JUNE 3, 2019

Discovery Park Shenanigans

Mom and Dad,

Here's your weekly off-brand National Geographic newsletter.

This past week has again been full of more and more applications. On the plus side, I have an informational interview coming up this Sunday with Ethan at the TKWA Pacific office, and then on Monday another with Myer at Weber Thompson. The later is a connection from Ariel who I am hoping to get some leads with. I am not expecting as much from Ethan.

In other Seattle news, I now have a roommate. He is currently unpacking after a busy weekend of adventure. As for me, I am likewise working on more applications today after a weekend of adventure and a quick trip to the library this afternoon to pick up a hold. Asides for the photos, I also have the slight sunburn to prove such with now staggering tanlines marking different rounds of adventure up and down my arms.

This is likely to turn into a weekly newsletter with imagery from my many hikes. It seems to be a hobby I am taking up as of recent since it is free and includes beautiful walks through nature. The challenge of getting up hills here is fun. When I say hills, I will preface this past Sunday by saying my watch gathered that I did around 829 vertical feet that day of uphills. I'm not sure how many times up the hill on Buckeye that equates to, but I'm sure it's a few.

Least to say, my legs are sore today, and my arms and forehead warm.

But hey, here's the beautiful pictures. This weekend entailed roaming around Discovery Park on Sunday. Located just west of Magnolia and Queen Anne, Discovery Park is a 534 acre park in the city of Seattle. Once you are in the middle of the trails, the only thing that really reminds you that you are in fact in Seattle is the hundreds of others on the trails with you. Were it not for that, you would think you'd gotten lost in rural Washington (or so I have to speculate). It is pleasantly quiet there. Since it is on the west coast of Seattle, beaches are on Puget Sound, so views vary from being of the Olympic Mountain Range, Bainbridge Island, West Seattle, the Industrial area of Seattle, and Mt. Rainier. Nothing shabby to say the least.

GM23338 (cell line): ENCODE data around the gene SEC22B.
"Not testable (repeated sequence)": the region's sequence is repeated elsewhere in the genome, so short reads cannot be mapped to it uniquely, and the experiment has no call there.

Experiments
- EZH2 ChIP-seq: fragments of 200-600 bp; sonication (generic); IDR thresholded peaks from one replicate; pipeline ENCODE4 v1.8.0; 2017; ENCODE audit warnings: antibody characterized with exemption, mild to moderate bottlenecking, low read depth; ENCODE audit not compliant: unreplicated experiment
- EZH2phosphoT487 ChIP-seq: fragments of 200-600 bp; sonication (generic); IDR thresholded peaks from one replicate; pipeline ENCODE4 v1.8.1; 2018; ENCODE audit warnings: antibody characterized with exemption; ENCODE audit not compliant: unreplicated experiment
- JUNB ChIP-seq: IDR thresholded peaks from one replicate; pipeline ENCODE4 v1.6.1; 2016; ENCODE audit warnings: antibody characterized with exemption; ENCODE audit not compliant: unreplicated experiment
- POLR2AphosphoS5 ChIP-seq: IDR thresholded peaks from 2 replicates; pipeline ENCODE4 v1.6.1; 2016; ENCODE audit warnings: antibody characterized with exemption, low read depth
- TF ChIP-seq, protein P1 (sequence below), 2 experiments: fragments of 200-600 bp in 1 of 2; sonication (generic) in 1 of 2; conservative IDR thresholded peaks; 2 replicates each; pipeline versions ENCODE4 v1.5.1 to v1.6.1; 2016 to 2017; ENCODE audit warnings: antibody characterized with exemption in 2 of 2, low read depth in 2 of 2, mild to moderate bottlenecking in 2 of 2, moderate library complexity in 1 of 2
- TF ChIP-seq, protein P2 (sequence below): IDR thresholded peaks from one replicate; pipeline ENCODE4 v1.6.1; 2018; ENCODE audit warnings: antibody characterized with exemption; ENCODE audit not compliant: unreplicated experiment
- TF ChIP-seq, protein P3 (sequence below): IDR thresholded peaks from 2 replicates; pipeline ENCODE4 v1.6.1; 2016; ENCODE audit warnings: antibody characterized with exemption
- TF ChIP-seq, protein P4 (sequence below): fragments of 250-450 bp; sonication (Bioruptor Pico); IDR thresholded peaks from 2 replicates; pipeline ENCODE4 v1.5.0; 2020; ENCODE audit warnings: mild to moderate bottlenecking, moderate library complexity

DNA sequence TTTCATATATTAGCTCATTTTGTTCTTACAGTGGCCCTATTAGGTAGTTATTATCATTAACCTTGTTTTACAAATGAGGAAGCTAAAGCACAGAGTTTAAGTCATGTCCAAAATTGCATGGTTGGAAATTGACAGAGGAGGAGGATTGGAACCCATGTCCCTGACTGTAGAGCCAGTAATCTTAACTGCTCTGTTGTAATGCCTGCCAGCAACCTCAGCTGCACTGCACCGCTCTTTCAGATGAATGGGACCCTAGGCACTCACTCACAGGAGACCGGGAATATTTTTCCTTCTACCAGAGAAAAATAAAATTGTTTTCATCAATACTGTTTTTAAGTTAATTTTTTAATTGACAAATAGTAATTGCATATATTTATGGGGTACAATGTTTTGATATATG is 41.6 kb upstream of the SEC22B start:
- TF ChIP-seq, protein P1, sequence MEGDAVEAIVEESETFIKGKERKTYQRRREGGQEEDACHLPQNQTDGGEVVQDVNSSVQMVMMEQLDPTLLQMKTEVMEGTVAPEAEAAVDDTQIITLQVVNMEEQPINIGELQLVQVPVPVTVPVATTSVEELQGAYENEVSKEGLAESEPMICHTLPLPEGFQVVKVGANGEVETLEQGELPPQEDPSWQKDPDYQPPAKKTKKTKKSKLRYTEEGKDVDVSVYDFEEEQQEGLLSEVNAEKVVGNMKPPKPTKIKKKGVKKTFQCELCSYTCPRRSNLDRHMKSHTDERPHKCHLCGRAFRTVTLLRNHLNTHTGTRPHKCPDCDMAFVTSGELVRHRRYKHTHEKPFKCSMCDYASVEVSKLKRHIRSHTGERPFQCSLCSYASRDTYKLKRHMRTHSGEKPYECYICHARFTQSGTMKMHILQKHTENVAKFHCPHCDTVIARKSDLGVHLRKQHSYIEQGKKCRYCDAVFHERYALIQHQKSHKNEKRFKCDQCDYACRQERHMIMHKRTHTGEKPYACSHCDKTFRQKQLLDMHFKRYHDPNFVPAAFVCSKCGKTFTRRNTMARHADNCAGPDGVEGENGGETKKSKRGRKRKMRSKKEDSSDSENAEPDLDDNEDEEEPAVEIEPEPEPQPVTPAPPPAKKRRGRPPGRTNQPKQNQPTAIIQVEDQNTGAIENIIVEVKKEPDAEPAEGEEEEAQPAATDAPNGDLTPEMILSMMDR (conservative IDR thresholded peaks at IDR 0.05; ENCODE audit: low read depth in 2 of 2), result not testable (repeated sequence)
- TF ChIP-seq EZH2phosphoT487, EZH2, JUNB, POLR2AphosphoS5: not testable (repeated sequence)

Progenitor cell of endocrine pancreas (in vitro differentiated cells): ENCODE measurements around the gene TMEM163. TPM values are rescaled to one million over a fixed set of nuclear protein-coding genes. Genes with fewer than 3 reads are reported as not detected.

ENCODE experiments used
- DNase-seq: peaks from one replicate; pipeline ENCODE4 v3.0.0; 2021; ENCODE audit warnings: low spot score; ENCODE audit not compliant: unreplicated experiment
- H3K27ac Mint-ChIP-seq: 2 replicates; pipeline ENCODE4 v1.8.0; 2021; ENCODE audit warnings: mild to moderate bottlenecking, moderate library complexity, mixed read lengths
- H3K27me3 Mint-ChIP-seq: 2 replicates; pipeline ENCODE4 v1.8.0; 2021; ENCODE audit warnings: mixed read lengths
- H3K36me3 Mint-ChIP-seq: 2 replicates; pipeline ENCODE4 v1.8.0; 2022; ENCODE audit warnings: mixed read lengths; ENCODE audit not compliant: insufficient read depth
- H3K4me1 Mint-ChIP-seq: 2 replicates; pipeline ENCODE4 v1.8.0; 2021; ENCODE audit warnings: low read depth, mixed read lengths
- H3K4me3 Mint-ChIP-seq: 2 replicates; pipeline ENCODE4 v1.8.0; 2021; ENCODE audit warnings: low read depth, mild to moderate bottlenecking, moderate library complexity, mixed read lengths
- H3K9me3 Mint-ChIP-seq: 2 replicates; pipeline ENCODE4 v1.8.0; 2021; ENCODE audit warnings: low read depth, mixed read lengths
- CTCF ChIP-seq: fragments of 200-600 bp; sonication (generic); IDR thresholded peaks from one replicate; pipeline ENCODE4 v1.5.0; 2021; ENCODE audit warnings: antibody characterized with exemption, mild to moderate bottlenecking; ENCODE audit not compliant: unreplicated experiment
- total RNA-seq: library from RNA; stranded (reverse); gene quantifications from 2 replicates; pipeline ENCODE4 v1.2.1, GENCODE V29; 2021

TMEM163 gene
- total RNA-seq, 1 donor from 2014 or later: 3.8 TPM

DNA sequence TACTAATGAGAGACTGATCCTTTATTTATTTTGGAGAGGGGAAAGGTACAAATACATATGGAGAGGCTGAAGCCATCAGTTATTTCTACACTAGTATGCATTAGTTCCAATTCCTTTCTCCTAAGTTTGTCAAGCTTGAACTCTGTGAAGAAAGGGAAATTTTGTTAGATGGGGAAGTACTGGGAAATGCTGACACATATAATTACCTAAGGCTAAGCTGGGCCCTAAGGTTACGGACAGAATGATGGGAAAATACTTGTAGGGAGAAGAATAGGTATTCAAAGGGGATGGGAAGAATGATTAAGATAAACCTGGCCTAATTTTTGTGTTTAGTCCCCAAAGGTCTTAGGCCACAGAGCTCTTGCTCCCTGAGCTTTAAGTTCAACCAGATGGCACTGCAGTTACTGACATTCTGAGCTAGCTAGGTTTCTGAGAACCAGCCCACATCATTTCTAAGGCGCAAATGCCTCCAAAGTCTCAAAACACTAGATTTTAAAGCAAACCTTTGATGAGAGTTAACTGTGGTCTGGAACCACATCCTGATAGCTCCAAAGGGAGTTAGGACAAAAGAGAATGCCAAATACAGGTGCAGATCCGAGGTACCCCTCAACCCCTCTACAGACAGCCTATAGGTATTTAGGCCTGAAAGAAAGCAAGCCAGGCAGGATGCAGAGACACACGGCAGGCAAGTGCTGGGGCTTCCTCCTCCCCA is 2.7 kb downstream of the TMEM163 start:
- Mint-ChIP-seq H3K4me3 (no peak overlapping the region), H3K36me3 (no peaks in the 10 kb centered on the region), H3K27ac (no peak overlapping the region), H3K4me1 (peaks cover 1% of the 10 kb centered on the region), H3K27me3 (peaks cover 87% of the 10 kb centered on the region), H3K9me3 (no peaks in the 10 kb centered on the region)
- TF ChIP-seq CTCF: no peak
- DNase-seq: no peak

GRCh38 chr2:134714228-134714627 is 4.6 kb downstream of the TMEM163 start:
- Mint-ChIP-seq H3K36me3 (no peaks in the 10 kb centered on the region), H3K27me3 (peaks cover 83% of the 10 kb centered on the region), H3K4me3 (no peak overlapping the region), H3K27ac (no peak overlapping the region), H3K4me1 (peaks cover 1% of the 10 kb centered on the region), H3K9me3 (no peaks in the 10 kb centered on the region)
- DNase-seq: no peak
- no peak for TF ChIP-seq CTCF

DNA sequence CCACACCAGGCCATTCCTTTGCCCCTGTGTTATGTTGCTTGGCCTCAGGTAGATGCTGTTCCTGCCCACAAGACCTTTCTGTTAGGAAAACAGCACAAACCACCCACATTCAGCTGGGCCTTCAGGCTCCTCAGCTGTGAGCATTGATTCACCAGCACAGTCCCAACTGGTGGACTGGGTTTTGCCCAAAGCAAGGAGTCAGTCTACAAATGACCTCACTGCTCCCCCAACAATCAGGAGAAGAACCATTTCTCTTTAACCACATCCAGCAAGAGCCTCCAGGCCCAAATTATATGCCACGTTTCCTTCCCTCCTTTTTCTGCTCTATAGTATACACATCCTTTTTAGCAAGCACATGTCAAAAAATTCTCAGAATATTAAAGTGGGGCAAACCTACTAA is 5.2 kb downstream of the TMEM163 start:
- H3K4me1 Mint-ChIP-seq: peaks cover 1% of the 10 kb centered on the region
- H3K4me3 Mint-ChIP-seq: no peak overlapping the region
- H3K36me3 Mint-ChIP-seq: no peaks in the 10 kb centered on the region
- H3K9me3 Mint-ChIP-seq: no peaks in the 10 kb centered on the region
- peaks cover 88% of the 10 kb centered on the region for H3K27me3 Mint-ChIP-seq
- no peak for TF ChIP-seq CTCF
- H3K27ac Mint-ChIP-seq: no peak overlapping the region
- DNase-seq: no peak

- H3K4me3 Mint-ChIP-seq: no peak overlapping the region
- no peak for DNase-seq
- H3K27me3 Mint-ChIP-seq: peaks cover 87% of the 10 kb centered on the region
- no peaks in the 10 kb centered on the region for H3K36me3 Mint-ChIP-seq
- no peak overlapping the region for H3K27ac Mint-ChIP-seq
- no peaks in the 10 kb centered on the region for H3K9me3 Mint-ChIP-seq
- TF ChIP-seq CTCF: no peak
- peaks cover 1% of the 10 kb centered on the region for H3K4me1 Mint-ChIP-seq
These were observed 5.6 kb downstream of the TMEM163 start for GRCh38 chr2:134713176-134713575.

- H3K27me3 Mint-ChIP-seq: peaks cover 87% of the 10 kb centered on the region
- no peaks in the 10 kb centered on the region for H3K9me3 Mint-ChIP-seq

I stumbled into this view, and was stunned and giggled like a child. This is looking towards the north, and the coast in the distance on the left is not Bainbridge Island.
The ferns here are huge. These are relatively small ones.
Mt. Rainier, again. You're not going to stop getting pictures of it, and it never gets old, or so I heard what I am assuming are locals say.
On the north beach, headed south. The amount of dead crabs is both sad, yet impressive. Faintly, off in the distance just above Bainbridge Island (the dark part of the horizon line), you can see the Olympic Range.
Puget Sound, boats, Bainbridge Island, and the Olympic range in the distance again.
I took the bus to Ballard, crossed the bays at the locks, and then went to Discovery Park from there. This art was on the way. The Death before decaf is a very real statement for me.

In other news, Bryce got Steven and I plants as housewarming gifts. Pray for my plant, it is in peril in my hands. Hope that I remember to water it. The last plant I had I forgot to water for 3 months before I looked at it, and the thought crossed my mind. This is a big step up from pet rocks. I have also spent a little bit of time learning how to pronounce Washington cities and names, as it turns out, my former pronounciation of places like Spokane, Puyallup, Skamokawa, and Sequim were very off. Especially the last. Fun fact, Des Moines, WA decided to keep the pronounciation of the s at the end of Moines because it wanted to be different from the Iowa version. At least until the 1970's when the s was legally silenced, except people still pronounce it with the s.

I'm thinking on the docket for next weekend is the Washington Arboredum just south of the Montlake Cut from campus. It looks big, and like it needs exploration. At only an hour's walk away, it's relatively close. Stay tuned for when this newsletter comes in next week to find out what I decide!

From Seattle, With Love,


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© 2019 by Erin Burkard​

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